Bradycardia

 

History:

 

  • Past medical history
  • Medications
  • Beta blockers
  • Clonidine
  • Calcium channel blockers
  • Digoxin
  • Pacemaker

 

Significant findings:

 

  • HR <60
  • Acute CHF
  • Seizures
  • Chest pain
  • Respiratory distress
  • Hypotension or shock secondary to bradycardia
  • Acute altered mental status
  • Syncope

 

Differential:

 

  • Acute MI
  • Hypoxia
  • Pacemaker failure
  • Hypothermia
  • Athletes
  • Head injury (elevated ICP)
  • Stroke
  • Spinal cord lesion
  • AV blocks (1st⁰, 2nd⁰, or 3rd⁰)

 

Treatment

 

 

 

  • Oxygen

 

 

 

  • Initiate IV/IO

 

HR <60 with signs or symptoms of poor perfusion caused by the bradycardia?

 

    • Acute AMS
    • Syncope
    • Ongoing Chest Pain
    • Shortness of Breath
    • Hypotension
    • Acute CHF
    • Seizure
    • Other signs of shock

 

  • Yes

 

 

 

    • Atropine 0.5 mg IV/IO; may repeat every 3-5 minutes; max 3 mg

 

  • No

 

    • Continue to monitor and reassess

 

Improving?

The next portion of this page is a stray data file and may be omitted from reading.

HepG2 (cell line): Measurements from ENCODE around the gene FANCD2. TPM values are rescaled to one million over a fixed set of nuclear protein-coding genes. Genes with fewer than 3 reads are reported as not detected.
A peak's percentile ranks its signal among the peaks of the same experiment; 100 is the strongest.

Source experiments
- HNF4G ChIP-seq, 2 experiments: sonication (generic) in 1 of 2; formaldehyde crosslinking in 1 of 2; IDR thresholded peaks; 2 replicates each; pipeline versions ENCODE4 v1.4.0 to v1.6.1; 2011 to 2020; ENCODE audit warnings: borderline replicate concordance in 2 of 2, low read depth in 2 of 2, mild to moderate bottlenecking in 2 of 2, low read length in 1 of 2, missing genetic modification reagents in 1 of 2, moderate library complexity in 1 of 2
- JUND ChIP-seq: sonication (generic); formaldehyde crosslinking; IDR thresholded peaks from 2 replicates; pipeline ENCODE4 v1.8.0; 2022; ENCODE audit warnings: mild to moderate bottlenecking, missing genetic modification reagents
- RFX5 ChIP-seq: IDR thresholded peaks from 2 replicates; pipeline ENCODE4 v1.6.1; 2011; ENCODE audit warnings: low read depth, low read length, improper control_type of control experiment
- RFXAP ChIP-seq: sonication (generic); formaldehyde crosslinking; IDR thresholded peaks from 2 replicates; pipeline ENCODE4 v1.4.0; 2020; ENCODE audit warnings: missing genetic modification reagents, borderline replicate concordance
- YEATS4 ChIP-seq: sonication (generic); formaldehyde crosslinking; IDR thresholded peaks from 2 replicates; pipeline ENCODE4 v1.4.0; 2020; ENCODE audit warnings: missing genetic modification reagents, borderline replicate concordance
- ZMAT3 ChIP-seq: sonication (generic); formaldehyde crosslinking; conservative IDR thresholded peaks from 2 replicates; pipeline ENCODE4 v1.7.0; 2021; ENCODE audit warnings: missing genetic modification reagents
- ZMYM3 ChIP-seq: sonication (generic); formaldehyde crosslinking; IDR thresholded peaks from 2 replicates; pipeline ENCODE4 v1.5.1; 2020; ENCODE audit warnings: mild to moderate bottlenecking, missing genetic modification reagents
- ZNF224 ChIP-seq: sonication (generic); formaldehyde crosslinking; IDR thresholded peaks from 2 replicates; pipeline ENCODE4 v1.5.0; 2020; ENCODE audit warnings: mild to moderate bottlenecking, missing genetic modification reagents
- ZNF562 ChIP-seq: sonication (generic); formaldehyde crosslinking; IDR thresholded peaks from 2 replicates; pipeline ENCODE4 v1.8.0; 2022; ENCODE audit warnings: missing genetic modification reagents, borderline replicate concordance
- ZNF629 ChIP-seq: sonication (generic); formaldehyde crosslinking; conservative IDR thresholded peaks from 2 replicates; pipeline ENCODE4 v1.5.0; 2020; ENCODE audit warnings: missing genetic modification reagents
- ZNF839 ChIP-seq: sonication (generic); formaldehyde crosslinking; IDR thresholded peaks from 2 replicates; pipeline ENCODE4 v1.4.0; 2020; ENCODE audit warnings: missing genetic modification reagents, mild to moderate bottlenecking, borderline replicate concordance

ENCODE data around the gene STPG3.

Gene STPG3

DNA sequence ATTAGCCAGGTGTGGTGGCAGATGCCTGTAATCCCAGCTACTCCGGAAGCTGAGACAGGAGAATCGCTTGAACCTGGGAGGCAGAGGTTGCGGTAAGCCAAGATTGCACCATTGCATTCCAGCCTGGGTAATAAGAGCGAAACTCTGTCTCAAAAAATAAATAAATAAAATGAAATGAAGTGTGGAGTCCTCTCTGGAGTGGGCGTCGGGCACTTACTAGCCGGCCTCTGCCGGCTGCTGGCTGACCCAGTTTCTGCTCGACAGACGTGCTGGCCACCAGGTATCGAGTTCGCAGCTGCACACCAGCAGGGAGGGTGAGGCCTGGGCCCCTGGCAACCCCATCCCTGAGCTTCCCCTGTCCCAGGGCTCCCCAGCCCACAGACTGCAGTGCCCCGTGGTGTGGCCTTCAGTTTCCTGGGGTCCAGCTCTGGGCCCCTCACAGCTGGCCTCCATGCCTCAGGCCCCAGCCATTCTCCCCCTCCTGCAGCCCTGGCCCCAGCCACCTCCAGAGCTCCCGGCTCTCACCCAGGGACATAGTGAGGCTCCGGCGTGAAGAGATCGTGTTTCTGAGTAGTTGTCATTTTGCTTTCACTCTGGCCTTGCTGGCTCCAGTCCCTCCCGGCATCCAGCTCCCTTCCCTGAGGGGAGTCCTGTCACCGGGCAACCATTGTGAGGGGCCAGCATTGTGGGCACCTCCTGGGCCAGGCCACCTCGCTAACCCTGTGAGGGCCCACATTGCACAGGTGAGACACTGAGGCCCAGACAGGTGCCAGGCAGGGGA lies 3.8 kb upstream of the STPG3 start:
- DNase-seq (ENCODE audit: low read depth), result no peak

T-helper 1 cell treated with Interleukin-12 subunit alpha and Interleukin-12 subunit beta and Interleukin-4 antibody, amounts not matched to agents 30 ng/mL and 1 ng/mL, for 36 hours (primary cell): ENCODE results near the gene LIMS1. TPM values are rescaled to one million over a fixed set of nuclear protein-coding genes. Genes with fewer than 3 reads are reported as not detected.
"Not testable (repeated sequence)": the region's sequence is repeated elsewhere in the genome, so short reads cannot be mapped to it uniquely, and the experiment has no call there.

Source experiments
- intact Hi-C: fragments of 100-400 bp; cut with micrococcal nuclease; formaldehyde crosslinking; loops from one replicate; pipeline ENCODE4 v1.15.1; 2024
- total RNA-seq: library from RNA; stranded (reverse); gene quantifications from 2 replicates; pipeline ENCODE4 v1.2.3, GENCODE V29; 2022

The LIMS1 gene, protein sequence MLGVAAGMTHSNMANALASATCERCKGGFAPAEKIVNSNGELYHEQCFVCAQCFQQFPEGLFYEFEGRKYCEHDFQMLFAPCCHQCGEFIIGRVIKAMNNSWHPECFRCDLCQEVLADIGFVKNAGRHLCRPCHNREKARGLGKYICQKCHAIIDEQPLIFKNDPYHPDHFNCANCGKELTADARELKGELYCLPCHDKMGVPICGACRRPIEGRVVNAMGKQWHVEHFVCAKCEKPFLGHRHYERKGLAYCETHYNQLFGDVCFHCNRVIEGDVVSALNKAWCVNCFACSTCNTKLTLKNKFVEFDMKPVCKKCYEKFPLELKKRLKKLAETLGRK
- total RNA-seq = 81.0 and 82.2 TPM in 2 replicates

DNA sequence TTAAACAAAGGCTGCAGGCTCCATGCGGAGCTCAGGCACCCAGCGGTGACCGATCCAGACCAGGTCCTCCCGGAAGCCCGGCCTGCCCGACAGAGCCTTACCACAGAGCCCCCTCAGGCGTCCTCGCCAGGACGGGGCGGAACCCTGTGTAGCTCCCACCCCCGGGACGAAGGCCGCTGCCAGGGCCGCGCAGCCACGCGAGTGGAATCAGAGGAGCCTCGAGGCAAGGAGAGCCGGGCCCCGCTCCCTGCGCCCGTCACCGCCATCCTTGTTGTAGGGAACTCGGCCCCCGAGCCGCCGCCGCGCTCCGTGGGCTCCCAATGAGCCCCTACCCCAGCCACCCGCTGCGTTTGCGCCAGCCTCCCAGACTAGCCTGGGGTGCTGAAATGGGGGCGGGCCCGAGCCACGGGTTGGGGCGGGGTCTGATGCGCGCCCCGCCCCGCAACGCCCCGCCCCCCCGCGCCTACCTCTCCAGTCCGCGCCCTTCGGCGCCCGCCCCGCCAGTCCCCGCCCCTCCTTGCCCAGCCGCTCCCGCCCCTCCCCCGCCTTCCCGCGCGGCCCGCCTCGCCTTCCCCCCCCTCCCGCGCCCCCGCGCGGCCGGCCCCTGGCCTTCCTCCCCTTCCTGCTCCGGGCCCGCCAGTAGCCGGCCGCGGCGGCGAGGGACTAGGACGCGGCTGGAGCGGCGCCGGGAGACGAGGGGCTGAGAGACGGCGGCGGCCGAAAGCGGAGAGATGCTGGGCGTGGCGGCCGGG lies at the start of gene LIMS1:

• Yes

 

    • Notify receiving facility or contact Medical Control

 

  • No

 

 

 

 

 

 

    • Notify receiving facility or contact Medical Control

 

PEARLS:

 

  • Consider Calcium Gluconate (Kalcinate) 5-20 mL IV/IO if patient is still bradycardic and on calcium channel blockers.
  • Pacing can be considered first for critical patients in the presence of 2nd⁰ or 3rd⁰ heart block.
  • Consider Glucagon (GlucaGen) 2 mg IV/IO
  • if patient is still bradycardic and on beta blockers
  • The use of Lidocaine (Xylocaine), Amiodarone (Cordarone) and calcium channel blockers in heart block can worsen bradycardia and lead to death.
  • In wide complex slow rhythm, consider hyperkalemia.
  • Remember:
    • The use of Atropine for PVC's in the presence of a MI may worsen heart damage.
  • Demand and Non-Demand Pacing

NREMR

National Registry Emergency Medical Responder

NREMT-I

National Registry EMT-Intermediate

NRP

National Registry Paramedic

NRP

National Registry Paramedic